A reader is paying off all her debts, and she needs to know what to do next.
I have $2,600 in credit card debt, a $13,000 personal loan, and a $23,000 car note. Three months ago, I started receiving about $1,200 to $1,800 extra a month by picking up a second job. I used that money to pay off two of my three credit cards, and I plan to pay off the third credit card (which has $2,600 left) in a month.
I was wondering if I should take the extra $1,800 a month and save it? Or should I pay off the personal loan? I only have about $6,000 in savings. I want to pay off or down the personal loan so I can start saving for a house.
—Sarah in Texas
Howard Dvorkin, CPA responds…
Now, these are the problems I love to hear! Sarah, your conundrum boils down to this: “I’ve been so financially responsible, I don’t know if I should pay off the last of my debts or save the money for emergencies and a new home.”
The good news is there’s no bad news. No matter what you do, you’ll be doing it right. Let me explain.
Get rid of interest
You don’t specify the interest rates on your personal loan and your auto loan, but they’re surely lower than those on your credit cards. As I write this, the average interest rate on the 365 million open credit card accounts in this country is almost 20 percent.
That means you spend $1 on interest for every $5 you charge. Just think what you could do with that money if you could keep it. That’s exactly what you’re doing Sarah.
Paying off your other two loans also puts more money in your pocket. The average interest rate for auto loans is nearly 4 percent for new cars and just over 8 percent for used cars. For personal loans, the rate is over 14 percent, although that takes into account many high-risk loans. Many are well under 10 percent.
So yes, it’s a great idea to apply some of your newfound money to pay off these debts as soon as you can – but not too soon.
Start an emergency fund
Living debt-free can end in an instant. All it takes is one accident, one illness, or one natural disaster. So, you should literally put something away for a rainy day. It doesn’t have to be much to start. If you search the Internet for “emergency fund,” you’ll see a confusing array of recommendations: You need three months of living expenses. No, six months. No, one year.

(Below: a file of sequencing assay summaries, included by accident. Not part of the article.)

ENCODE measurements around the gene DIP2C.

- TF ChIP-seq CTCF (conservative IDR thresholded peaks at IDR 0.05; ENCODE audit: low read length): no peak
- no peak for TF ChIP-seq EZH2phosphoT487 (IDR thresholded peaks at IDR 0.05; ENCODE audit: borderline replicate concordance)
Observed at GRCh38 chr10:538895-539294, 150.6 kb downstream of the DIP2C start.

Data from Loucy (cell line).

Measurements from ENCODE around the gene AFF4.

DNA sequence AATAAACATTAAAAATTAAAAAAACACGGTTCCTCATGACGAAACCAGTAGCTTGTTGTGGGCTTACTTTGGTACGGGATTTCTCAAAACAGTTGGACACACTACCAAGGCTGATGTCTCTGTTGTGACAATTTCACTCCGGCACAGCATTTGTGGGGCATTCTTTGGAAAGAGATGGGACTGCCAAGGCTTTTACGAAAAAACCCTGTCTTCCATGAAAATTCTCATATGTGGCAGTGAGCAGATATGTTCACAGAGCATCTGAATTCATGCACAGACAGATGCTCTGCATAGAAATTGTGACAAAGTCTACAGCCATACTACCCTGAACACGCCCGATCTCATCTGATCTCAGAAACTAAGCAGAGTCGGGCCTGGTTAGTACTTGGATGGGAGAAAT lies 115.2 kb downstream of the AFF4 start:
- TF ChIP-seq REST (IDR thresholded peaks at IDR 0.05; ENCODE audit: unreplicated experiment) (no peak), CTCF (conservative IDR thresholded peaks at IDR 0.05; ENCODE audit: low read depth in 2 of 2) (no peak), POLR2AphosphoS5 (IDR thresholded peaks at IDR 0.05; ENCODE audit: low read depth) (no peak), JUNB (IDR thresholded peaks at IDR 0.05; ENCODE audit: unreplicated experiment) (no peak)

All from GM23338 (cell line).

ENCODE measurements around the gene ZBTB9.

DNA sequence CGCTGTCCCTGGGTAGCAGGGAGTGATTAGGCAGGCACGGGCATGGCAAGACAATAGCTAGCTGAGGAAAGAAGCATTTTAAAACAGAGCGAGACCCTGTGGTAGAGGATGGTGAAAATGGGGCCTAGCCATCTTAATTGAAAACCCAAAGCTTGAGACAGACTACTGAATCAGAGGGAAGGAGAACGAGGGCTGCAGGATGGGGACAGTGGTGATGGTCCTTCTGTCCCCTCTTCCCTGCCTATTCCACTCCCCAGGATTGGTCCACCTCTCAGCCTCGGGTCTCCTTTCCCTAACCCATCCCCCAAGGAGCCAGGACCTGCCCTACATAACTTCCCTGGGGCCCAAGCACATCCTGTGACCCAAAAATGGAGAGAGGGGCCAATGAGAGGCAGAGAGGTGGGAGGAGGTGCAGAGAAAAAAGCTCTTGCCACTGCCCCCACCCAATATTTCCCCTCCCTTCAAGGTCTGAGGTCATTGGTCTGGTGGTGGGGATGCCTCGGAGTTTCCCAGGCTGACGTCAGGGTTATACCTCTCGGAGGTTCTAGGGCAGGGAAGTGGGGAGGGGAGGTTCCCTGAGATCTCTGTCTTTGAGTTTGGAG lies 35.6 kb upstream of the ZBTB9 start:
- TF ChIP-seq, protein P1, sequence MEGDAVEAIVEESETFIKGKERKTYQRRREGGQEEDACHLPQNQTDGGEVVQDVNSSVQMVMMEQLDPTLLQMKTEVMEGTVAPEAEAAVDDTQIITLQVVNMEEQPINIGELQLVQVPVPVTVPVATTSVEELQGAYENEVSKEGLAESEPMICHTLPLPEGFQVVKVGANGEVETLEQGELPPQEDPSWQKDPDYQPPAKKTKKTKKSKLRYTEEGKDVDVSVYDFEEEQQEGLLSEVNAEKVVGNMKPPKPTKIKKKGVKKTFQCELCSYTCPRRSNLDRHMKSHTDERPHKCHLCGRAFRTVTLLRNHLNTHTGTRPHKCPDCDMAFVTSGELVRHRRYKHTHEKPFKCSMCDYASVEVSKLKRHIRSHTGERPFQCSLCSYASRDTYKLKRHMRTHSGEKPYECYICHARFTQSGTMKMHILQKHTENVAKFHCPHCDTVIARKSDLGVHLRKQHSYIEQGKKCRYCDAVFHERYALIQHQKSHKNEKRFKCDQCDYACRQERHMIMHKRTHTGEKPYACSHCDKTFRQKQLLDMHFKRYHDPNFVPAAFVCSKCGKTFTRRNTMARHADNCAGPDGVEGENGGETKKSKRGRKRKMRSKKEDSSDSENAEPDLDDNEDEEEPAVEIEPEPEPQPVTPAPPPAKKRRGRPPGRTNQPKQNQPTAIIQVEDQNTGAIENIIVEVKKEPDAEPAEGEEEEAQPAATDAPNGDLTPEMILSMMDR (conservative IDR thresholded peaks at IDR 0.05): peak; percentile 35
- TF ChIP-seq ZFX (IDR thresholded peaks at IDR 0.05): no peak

I recommend 3-6 months, but I’ve learned over the past three decades that anything primes the pump. If you’re discouraged by trying to save a year’s worth of living expenses while still living now, you might never get started. So I agree with financial expert Dave Ramsey, who advocates a “starter” emergency fund of $1,000.
That’s enough to cover minor emergencies, such as a car that needs some unexpected work or a TV set that conks out for good. If you budget even $20 a month toward an emergency budget – the same cost as most streaming services – you’ll bulk up your emergency savings.
Learn more at 4 Ways to Build Emergency Savings Fast in 2022.
Buy a home
Once you’ve paid off your debts and have a healthy emergency fund, then you can think about buying a home. Waiting has several advantages.
First, and most obviously, you’ll have time to save for the down payment. Second, home prices right now (and possibly for the foreseeable future) are prohibitively high. Third, the longer you’re debt free and paying your bills on time, the higher your credit score – which translates into a lower interest rate on your mortgage.
Fourth, with your debts under control, you can think about the future and start researching the home-buying process. I’d suggest you start here: 10 Money Strategies for Buying Your First Home.
Create a budget
Sarah, you didn’t mention if you keep a household budget.If you do, congratulations. If you don’t, here are some online tools that do the heavy lifting for you. Getting out of debt is amazing, but monthly budgeting will keep you out of debt for the rest of your life. Now that you’re oh-so-close to achieving financial freedom, I’m sure you never want to look back.
Find the best solution to get debt-free faster.
Published by Debt.com, LLC